CHAPTER 8: Amino Acids and Peptides in Colloidal Nanoparticle Synthesis
Published:14 May 2021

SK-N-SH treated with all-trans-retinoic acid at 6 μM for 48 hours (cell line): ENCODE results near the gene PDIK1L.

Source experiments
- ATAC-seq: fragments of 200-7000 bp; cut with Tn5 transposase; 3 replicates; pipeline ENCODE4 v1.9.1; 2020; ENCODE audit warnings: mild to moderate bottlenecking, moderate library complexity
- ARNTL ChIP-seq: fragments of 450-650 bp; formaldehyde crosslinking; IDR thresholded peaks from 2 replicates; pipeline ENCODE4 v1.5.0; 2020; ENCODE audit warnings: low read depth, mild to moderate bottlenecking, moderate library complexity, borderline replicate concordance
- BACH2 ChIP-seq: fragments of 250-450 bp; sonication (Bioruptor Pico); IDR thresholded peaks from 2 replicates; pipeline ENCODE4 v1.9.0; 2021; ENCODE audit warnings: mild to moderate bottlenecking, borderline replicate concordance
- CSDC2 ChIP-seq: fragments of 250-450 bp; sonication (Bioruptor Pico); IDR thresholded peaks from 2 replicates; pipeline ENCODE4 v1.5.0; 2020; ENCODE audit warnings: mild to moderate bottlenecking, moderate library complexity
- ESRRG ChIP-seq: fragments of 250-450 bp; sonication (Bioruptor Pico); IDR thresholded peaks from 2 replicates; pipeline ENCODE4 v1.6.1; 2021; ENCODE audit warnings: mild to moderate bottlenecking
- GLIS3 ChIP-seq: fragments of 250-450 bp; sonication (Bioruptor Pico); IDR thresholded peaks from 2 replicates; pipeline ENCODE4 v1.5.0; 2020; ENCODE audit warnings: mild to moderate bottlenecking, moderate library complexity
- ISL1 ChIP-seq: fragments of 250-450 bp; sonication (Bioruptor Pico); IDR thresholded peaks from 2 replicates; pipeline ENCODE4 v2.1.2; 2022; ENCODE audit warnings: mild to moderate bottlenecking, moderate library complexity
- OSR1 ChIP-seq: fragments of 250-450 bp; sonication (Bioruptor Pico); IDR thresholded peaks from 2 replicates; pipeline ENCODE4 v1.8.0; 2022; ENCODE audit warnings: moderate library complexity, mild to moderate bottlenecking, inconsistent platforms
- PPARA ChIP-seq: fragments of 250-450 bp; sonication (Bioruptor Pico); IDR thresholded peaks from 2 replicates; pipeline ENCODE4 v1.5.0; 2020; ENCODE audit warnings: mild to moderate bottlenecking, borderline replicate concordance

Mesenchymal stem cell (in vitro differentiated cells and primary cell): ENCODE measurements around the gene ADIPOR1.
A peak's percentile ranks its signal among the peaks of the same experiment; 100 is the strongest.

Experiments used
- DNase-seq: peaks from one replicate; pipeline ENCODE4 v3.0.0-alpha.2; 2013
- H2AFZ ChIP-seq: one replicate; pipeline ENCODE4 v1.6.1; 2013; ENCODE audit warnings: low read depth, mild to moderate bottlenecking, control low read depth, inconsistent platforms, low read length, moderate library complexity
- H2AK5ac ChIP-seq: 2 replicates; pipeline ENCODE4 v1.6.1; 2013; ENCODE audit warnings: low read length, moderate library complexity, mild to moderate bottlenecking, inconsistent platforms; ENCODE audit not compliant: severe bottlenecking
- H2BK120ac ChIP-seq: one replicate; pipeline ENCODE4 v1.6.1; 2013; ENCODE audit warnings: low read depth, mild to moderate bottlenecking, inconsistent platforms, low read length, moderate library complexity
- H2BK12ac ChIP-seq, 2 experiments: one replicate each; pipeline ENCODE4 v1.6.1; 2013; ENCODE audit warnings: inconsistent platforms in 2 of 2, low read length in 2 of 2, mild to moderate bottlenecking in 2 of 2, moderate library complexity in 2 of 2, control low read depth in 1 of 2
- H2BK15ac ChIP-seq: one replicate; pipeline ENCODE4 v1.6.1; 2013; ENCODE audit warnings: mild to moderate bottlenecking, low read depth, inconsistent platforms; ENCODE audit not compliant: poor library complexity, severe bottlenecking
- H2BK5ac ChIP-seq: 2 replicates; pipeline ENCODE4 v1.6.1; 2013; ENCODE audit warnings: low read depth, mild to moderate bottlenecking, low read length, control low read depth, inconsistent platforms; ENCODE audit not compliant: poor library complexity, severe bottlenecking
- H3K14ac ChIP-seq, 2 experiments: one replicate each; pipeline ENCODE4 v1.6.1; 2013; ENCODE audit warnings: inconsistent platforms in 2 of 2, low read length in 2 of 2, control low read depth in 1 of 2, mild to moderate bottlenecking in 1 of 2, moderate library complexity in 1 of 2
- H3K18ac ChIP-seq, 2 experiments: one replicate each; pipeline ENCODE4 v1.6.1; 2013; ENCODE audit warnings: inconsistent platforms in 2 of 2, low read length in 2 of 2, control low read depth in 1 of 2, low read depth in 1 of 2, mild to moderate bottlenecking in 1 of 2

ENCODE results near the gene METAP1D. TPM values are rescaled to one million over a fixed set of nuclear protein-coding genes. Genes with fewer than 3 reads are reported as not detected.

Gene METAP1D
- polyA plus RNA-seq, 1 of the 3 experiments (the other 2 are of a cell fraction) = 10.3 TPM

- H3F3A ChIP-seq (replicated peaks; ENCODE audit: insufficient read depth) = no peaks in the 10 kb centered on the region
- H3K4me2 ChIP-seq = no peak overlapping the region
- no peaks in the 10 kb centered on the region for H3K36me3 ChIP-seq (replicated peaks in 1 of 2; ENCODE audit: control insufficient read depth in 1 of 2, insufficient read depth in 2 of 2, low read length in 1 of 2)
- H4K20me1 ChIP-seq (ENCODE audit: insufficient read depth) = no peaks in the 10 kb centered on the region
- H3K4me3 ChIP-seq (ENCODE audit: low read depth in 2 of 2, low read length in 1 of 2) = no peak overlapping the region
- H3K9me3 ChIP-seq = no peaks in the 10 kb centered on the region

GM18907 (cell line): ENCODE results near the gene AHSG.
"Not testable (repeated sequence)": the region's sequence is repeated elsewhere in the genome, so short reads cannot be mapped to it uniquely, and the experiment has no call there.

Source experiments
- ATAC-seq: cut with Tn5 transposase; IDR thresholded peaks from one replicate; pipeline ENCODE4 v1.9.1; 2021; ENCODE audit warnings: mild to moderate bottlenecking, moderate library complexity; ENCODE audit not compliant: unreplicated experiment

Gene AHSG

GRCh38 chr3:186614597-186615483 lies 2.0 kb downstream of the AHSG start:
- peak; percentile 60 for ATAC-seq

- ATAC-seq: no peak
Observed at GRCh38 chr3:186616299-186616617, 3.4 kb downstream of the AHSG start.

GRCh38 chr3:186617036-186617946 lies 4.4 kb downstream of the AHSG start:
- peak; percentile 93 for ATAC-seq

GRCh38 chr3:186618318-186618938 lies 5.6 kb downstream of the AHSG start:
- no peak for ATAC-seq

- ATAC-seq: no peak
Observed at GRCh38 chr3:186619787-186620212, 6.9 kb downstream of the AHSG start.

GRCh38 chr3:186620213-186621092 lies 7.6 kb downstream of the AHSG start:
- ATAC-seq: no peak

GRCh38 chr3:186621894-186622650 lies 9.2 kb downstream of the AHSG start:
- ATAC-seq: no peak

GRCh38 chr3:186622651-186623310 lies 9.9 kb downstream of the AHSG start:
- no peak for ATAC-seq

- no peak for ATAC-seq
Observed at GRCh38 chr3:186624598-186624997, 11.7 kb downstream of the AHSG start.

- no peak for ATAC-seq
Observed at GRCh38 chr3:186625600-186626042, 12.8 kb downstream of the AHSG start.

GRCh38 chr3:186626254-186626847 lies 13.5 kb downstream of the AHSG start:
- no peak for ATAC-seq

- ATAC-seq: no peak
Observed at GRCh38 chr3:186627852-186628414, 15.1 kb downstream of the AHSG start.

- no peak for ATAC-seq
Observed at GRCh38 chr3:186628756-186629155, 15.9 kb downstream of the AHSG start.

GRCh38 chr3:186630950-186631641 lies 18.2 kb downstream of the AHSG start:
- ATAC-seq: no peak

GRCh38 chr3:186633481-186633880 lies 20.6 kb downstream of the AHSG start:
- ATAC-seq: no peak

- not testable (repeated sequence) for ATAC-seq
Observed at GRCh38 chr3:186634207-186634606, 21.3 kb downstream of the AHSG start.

The synthesis of colloidal nanoparticles, having well-ordered structures in high yield, environmentally friendly methods and low cost, has drawn significant attention because of their diverse applications in material sciences, chemistry, biology and medicine. Generally, two distinct schools of thought, the “top-down” approach and the “bottom-up” method, have been used for the synthesis of colloidal nanoparticles. Chemical reduction is most frequently used for the synthesis of nanoparticles as stable, colloidal dispersions in solution. Among all reducing agents, amino acids, peptides and peptide mimetics are highly promising, owing to their structural diversity, self-assembly propensities, biocompatibility and biodegradability. The non-covalent interactions such as hydrogen bonding, hydrophobic, π-stacking and van der Waals interactions play a very important role in achieving the production of thermodynamically stable colloidal nanoparticles. Moreover, the balance between these non-covalent interactions can tune the shape, size and morphology of the colloidal nanoparticles. This chapter mainly focuses on the role of amino acids or small peptides as reducing agents or as a matrix to stabilize colloidal nanoparticles. Emphasis will be given on both advantages and limitations. Moreover, the chapter will compare amino acids with other reducing agents for the synthesis of colloidal nanoparticles. The recent advances and future scope in this area will be discussed briefly.